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GPGCONF(1)		       GNU Privacy Guard		    GPGCONF(1)

NAME
       gpgconf - Modify	.gnupg home directories

SYNOPSIS
       gpgconf [options] --list-components
       gpgconf [options] --list-options	component
       gpgconf [options] --change-options component

DESCRIPTION
       The  gpgconf  is	a utility to automatically and reasonable safely query
       and modify configuration	files in the `.gnupg' home directory.	It  is
       designed	 not  to be invoked manually by	the user, but automatically by
       graphical user interfaces (GUI).	([Please note that currently no	 lock-
       ing  is	done,  so concurrent access should be avoided.	There are some
       precautions to avoid corruption with concurrent usage, but results  may
       be  inconsistent	 and  some changes may get lost.  The stateless	design
       makes it	difficult to provide more guarantees.])

       gpgconf provides	access to the configuration of one or more  components
       of  the	GnuPG system.  These components	correspond more	or less	to the
       programs	that exist in the GnuPG	framework, like	GnuPG, GPGSM, DirMngr,
       etc.   But  this	is not a strict	one-to-one relationship.  Not all con-
       figuration options are available	through	gpgconf.  gpgconf  provides  a
       generic	and abstract method to access the most important configuration
       options that can	feasibly be controlled via such	a mechanism.

       gpgconf can be used to gather and change	the options available in  each
       component,  and	can  also  provide their default values.  gpgconf will
       give detailed type information that can be used to restrict the	user's
       input without making an attempt to commit the changes.

       gpgconf provides	the backend of a configuration editor.	The configura-
       tion editor would usually be a graphical	user interface	program,  that
       allows to display the current options, their default values, and	allows
       the user	to make	changes	to the options.	 These	changes	 can  then  be
       made  active  with  gpgconf again.  Such	a program that uses gpgconf in
       this way	will be	called GUI throughout this section.

COMMANDS
       One of the following commands must be given:

       --list-components
	      List all components.  This is the	default	command	used  if  none
	      is specified.

       --check-programs
	      List  all	 available  backend programs and test whether they are
	      runnable.

       --list-options component
	      List all options of the component	component.

       --change-options	component
	      Change the options of the	component component.

       --check-options component
	      Check the	options	for the	component component.

       --apply-defaults
	      Update all configuration files with values taken from the	global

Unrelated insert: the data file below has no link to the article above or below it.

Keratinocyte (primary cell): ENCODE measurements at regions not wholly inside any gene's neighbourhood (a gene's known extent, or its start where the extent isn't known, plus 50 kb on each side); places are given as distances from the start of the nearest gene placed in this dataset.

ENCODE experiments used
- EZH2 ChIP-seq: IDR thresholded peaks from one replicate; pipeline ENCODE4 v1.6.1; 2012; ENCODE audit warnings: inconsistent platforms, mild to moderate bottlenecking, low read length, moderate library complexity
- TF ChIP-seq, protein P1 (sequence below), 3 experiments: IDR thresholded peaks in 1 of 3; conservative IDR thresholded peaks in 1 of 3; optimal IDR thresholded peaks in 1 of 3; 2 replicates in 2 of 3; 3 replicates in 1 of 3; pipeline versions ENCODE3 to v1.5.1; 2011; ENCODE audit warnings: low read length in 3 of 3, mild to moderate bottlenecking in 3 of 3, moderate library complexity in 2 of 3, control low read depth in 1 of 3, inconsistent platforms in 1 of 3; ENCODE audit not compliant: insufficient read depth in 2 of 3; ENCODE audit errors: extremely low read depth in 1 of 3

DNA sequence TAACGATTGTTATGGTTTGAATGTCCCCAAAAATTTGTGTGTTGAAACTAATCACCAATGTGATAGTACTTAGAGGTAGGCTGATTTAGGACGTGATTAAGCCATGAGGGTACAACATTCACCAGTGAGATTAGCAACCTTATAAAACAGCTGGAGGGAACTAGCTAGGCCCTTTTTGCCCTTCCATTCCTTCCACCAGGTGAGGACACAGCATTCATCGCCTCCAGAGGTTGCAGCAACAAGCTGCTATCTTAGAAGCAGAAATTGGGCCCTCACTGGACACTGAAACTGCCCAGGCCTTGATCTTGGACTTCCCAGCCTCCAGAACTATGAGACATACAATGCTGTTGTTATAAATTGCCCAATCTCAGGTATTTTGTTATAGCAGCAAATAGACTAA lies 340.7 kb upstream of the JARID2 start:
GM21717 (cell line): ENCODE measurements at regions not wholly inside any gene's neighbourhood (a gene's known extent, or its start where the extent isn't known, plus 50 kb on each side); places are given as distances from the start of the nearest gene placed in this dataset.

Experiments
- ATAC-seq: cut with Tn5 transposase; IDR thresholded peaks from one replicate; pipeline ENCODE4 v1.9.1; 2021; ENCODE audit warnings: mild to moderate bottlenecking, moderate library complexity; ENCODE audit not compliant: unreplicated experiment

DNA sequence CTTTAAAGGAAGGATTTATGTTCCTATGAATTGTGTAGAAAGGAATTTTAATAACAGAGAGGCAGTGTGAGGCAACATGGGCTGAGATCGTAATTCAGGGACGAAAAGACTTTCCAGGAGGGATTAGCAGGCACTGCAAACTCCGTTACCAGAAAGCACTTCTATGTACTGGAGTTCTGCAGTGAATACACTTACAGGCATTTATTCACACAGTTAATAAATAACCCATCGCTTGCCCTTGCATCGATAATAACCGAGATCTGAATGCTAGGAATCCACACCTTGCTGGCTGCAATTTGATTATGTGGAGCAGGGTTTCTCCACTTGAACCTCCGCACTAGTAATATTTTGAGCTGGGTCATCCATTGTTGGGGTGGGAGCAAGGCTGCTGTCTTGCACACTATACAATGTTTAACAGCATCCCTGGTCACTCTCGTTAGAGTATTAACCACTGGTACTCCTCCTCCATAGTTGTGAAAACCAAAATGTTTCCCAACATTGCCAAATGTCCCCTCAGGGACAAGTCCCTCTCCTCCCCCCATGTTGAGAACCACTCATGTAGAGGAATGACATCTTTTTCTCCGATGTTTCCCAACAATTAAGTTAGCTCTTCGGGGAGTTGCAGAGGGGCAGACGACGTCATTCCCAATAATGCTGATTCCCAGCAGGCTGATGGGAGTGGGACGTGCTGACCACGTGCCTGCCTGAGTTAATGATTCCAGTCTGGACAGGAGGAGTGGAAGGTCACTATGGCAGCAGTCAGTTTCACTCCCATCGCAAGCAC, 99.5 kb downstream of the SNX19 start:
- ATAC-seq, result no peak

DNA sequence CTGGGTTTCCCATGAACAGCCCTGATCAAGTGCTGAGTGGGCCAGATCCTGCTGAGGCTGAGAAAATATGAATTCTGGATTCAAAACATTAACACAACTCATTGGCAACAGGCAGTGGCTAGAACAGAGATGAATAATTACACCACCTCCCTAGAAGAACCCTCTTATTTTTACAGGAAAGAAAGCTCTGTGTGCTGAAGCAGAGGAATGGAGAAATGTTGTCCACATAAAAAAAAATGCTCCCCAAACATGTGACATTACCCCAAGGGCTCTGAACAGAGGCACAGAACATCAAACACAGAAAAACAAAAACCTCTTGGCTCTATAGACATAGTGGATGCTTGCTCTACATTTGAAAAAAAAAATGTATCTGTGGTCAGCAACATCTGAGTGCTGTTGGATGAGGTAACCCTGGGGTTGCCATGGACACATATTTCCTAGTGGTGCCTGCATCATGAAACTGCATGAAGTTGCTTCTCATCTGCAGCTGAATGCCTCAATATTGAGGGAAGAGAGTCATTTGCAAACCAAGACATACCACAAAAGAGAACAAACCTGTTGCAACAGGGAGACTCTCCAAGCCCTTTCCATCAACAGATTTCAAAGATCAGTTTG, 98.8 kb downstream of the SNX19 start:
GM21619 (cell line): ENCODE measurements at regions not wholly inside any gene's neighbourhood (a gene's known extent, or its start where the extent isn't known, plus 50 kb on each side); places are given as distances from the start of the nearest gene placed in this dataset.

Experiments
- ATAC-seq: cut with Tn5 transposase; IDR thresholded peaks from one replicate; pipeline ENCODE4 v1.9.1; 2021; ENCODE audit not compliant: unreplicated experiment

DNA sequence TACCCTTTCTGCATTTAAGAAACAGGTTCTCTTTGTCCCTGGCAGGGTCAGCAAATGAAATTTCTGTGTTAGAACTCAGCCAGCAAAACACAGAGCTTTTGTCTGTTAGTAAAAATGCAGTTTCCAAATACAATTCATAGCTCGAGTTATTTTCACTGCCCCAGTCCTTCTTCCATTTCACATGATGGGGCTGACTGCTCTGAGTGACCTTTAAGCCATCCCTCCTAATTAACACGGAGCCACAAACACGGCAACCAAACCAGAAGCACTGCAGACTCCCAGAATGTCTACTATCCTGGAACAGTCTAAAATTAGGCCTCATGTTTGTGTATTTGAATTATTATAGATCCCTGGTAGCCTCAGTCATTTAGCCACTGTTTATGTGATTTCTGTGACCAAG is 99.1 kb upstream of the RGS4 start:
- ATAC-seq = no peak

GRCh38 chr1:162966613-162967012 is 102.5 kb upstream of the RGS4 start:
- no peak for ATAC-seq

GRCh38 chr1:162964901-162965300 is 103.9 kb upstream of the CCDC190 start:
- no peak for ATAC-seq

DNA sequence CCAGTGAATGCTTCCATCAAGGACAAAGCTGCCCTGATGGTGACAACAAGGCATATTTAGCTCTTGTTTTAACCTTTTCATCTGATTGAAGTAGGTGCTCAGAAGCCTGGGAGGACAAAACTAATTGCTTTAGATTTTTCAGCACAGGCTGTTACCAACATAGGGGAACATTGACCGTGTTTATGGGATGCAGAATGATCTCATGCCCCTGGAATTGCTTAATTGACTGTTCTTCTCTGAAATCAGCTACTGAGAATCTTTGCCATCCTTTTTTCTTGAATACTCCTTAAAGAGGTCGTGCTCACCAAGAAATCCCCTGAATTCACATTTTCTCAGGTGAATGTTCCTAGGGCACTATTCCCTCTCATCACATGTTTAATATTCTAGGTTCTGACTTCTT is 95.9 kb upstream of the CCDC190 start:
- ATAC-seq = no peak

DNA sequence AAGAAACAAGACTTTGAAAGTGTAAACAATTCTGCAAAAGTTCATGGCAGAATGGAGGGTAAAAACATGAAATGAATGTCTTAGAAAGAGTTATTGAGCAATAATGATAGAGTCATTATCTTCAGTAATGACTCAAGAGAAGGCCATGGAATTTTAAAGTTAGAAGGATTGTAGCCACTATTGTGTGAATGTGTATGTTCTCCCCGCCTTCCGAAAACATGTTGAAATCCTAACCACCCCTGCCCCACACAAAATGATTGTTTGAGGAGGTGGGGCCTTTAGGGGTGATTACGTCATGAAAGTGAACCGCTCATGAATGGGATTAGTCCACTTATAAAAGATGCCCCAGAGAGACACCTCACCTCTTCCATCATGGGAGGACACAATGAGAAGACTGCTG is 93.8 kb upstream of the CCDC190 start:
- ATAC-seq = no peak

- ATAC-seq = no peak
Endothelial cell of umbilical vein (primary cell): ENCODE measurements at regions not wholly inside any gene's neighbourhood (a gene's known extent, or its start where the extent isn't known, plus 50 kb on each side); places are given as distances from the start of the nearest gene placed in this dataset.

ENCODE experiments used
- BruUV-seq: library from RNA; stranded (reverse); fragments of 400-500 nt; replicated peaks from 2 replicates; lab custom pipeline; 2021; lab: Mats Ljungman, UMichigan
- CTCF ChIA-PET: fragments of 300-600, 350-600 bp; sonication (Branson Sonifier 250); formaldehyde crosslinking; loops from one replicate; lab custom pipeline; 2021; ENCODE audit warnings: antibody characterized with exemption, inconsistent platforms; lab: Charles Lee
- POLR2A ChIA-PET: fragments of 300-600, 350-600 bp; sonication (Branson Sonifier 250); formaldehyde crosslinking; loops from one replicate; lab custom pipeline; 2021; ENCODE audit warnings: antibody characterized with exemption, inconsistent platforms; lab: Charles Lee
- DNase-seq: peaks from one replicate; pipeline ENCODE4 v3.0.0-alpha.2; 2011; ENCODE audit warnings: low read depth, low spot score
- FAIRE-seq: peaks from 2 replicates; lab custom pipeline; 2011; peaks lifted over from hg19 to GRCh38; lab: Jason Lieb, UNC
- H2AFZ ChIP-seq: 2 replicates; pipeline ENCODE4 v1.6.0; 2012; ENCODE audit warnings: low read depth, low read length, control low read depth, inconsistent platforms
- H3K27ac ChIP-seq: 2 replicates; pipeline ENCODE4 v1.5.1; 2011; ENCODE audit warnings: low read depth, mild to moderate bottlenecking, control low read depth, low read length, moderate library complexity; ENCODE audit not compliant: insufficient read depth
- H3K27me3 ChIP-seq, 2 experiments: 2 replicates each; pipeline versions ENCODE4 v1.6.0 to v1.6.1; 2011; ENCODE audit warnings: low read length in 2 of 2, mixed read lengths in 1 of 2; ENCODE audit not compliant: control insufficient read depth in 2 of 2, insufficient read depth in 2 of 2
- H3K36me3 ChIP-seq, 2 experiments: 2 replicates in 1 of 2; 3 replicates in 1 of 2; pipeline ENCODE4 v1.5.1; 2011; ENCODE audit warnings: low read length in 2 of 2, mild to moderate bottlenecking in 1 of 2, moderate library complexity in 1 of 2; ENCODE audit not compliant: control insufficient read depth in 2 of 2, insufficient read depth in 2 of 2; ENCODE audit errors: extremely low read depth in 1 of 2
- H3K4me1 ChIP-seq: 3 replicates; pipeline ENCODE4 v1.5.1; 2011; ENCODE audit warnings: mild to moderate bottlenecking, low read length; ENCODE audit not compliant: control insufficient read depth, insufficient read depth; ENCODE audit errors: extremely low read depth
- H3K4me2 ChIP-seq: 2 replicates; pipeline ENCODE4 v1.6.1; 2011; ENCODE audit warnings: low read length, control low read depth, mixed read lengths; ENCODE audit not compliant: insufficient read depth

configuration file (usually `/etc/gnupg/gpgconf.conf').

       --list-dirs
	      Lists  the directories used by gpgconf.  One directory is	listed
	      per line,	and each line consists of a colon-separated list where
	      the   first   field   names  the	directory  type	 (for  example
	      sysconfdir) and the second field	contains  the  percent-escaped
	      directory.   Although  they are not directories, the socket file
	      names used by gpg-agent and dirmngr are printed as  well.	  Note
	      that the socket file names and the homedir lines are the default
	      names and	they may be overridden by command line switches.

       --list-config [filename]
	      List the global configuration file in a colon separated  format.
	      If filename is given, check that file instead.

       --check-config [filename]
	      Run  a  syntax check on the global configuration file.  If file-
	      name is given, check that	file instead.

       --reload	[component]
	      Reload all or the	given component. This is basically the same as
	      sending  a SIGHUP	to the component.  Components which don't sup-
	      port reloading are ignored.

OPTIONS
       The following options may be used:

       -v

       --verbose
	      Outputs additional  information  while  running.	 Specifically,
	      this  extends  numerical field values by human-readable descrip-
	      tions.

       -n

       --dry-run
	      Do not actually change anything.	This is	currently only	imple-
	      mented  for  --change-options  and  can be used for testing pur-
	      poses.

       -r

       --runtime
	      Only used	together with --change-options.	 If one	of  the	 modi-
	      fied  options can	be changed in a	running	daemon process,	signal
	      the running daemon to ask	it to reparse its  configuration  file
	      after changing.

	      This means that the changes will take effect at run-time,	as far
	      as this is possible.  Otherwise, they will take  effect  at  the
	      next start of the	respective backend programs.

USAGE
       The command --list-components will list all components that can be con-
       figured with gpgconf.  Usually, one component will  correspond  to  one
       GnuPG-related program and contain the options of	that programs configu-
       ration file that	can be modified	using gpgconf.	However, this  is  not
       necessarily  the	 case.	 A component might also	be a group of selected